Neighbor fights plan for trash-handling facility

June 16, 1994|By Erik Nelson | Erik Nelson,Sun Staff Writer

A major waste-hauler's plans to build Howard County's first trash-handling facility in 14 years was opposed last night by a neighboring landholder concerned that the project could discourage businesses from moving into the Elkridge area.

Bluestream Limited Partnership, the neighbor, sought an immediate dismissal of Browning-Ferris Industries' petition for a solid-waste zoning classification for the 17-acre property off U.S. 1 on Cemetery Lane in Elkridge. The Zoning Board denied Bluestream's motion and agreed to hear the case.

But Browning-Ferris is not home free because its request will again be challenged by Bluestream when the hearing reconvenes June 28.

Bluestream's managing partner, Arnold Sagner, said the group's opposition was sparked by a New York Times Magazine article six years ago that labeled that section of Route 1 the "ugliest stretch of highway in America."

"We've gone light years toward bringing this into the 20th century, and in one fell swoop, BFI is going to take us back to where we were," Mr. Sagner said during a break in the three-hour hearing.

Bluestream has owned 79 acres next to the Browning-Ferris site for 20 years, and investors plan to develop a warehouse and distribution center there.

David Carney, a Columbia zoning attorney representing Bluestream, vigorously cross-examined Browning-Ferris' witnesses on land planning, waste management and traffic last night, and he plans to present expert witnesses opposing the proposed facility when the hearing re-convenes June 28.

The proposed 21,000 square-foot facility would provide an enclosed area where garbage collection trucks could dump their loads, which would be compacted into 25-ton tractor-trailer loads for shipment to landfills or incinerators outside of the Baltimore area.

In arguing for dismissal at the opening of the hearing, Mr. Carney charged that the rezoning petition was invalid because the county's 10-year solid waste management plan, approved June 6 by the County Council, has not been approved by County Executive Charles I. Ecker or the Maryland Department of the Environment. The solid waste zoning category allows only facilities that conform to the plan.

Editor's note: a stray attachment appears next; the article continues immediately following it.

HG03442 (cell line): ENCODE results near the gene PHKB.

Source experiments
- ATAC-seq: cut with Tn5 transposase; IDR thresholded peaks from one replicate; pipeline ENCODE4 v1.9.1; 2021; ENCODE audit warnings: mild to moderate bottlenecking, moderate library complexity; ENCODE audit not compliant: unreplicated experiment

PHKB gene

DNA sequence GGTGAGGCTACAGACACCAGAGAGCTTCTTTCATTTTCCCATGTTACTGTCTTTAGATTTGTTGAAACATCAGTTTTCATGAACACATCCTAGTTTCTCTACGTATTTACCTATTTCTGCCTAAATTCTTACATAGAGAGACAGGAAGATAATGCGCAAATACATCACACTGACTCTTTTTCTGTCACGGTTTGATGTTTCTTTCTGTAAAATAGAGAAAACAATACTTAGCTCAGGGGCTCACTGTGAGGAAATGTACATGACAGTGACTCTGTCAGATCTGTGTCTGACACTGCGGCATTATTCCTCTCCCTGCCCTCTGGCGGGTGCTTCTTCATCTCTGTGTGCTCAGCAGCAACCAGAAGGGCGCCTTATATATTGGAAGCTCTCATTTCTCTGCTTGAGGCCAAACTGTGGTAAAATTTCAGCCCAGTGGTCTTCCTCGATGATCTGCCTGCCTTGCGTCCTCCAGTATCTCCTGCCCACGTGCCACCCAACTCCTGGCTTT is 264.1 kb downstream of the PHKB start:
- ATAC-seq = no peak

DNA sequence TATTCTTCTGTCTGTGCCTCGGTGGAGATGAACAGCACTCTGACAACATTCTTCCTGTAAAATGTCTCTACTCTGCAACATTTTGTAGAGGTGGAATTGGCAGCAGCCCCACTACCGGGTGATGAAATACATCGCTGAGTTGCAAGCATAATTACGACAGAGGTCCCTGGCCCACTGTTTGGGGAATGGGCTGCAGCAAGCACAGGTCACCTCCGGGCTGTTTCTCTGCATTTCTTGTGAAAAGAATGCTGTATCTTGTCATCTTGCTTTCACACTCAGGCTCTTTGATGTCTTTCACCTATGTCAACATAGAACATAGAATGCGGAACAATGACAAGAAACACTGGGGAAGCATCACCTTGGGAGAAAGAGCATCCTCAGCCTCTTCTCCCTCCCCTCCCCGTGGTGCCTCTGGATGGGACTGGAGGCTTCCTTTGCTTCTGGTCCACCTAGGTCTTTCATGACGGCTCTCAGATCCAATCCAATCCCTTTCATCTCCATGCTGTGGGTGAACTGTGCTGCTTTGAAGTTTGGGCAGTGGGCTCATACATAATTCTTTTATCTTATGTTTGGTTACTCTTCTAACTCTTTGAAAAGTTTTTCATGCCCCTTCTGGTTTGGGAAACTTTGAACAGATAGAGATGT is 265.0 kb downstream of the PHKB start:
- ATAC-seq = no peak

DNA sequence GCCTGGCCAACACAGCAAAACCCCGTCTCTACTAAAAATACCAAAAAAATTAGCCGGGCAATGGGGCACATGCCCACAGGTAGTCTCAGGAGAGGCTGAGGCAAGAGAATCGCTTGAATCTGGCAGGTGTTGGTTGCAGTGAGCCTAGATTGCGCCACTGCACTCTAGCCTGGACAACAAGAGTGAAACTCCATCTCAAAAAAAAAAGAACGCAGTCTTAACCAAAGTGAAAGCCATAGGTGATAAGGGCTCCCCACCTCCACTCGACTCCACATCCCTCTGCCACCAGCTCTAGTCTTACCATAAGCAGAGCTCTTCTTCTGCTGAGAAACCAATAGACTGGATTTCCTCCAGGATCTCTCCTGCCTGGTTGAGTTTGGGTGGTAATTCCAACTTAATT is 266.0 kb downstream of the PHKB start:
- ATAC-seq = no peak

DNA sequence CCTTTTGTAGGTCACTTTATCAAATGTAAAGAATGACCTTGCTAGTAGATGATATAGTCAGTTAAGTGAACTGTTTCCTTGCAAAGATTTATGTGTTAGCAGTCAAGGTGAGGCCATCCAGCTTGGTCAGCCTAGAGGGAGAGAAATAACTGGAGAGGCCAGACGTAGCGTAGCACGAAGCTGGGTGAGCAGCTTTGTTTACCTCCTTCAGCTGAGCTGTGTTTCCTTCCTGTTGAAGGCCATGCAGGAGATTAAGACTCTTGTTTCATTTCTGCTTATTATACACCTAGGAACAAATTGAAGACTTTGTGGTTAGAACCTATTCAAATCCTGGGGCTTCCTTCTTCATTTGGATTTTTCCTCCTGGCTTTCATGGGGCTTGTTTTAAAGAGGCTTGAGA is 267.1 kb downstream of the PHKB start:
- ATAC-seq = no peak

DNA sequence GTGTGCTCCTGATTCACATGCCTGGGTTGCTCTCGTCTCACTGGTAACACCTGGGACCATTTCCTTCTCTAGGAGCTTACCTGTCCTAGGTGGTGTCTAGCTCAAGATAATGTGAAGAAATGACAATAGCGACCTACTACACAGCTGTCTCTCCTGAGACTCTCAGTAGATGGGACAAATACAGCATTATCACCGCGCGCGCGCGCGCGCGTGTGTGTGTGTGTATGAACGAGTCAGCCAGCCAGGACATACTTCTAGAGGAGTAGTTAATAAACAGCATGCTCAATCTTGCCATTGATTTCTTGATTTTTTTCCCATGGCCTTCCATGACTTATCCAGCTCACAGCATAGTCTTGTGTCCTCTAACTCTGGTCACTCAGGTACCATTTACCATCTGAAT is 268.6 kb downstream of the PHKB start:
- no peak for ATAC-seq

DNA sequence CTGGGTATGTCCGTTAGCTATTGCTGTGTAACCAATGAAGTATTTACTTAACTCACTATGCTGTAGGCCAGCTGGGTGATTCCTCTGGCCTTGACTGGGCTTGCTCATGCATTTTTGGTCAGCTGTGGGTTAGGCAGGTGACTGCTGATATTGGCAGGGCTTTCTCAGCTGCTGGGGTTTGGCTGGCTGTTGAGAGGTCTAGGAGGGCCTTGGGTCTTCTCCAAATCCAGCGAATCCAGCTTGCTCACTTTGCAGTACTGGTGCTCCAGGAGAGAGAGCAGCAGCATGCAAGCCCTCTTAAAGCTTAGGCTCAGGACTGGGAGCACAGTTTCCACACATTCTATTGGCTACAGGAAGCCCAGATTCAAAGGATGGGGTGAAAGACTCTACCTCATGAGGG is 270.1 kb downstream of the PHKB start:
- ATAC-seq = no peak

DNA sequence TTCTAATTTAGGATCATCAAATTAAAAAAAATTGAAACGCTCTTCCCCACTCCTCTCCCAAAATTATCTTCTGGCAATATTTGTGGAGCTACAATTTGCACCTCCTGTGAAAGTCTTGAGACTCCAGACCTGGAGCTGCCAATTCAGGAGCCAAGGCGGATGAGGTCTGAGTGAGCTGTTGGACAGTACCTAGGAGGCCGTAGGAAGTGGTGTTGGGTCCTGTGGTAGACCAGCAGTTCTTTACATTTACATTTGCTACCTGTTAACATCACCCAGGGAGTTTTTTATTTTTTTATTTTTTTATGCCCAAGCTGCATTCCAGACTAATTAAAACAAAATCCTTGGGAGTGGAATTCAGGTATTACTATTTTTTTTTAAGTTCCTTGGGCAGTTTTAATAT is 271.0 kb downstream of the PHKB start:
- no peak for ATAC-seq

Mr. Carney also argued that the board would not have enough time to deliberate on the proposal before the Sept. 13 primary election, when the zoning board recesses until new County Council members take office.

County Council members serve as the Zoning Board.

After a closed-door consultation with senior assistant county solicitor F. Todd Taylor, the board denied the motion and allowed the case to proceed. Board chairman Paul Farragut said reasons for the denial would be spelled out in the final zoning decision.

The proposed transfer station could become the key to the county's 10-year solid waste plan which calls for temporarily shipping the county's trash out of the area to allow for closing of the contaminant-leaking Alpha Ridge Landfill in Marriottsville.

Browning-Ferris intends to ship trash from the facility to a regional landfill in Morgantown, Pa., and to another landfill in King and Queen County, Va.

While trash is shipped for about three years, the Howard plan calls for the county to join in a regional waste plan with other Baltimore-area jurisdictions. Failing that, the county would consider other options, including long-term shipping of waste.

County officials had considered building a public waste-transfer facility, but decided to drop the proposal from next year's capital budget, in part because of Browning-Ferris' plans to build a private facility.

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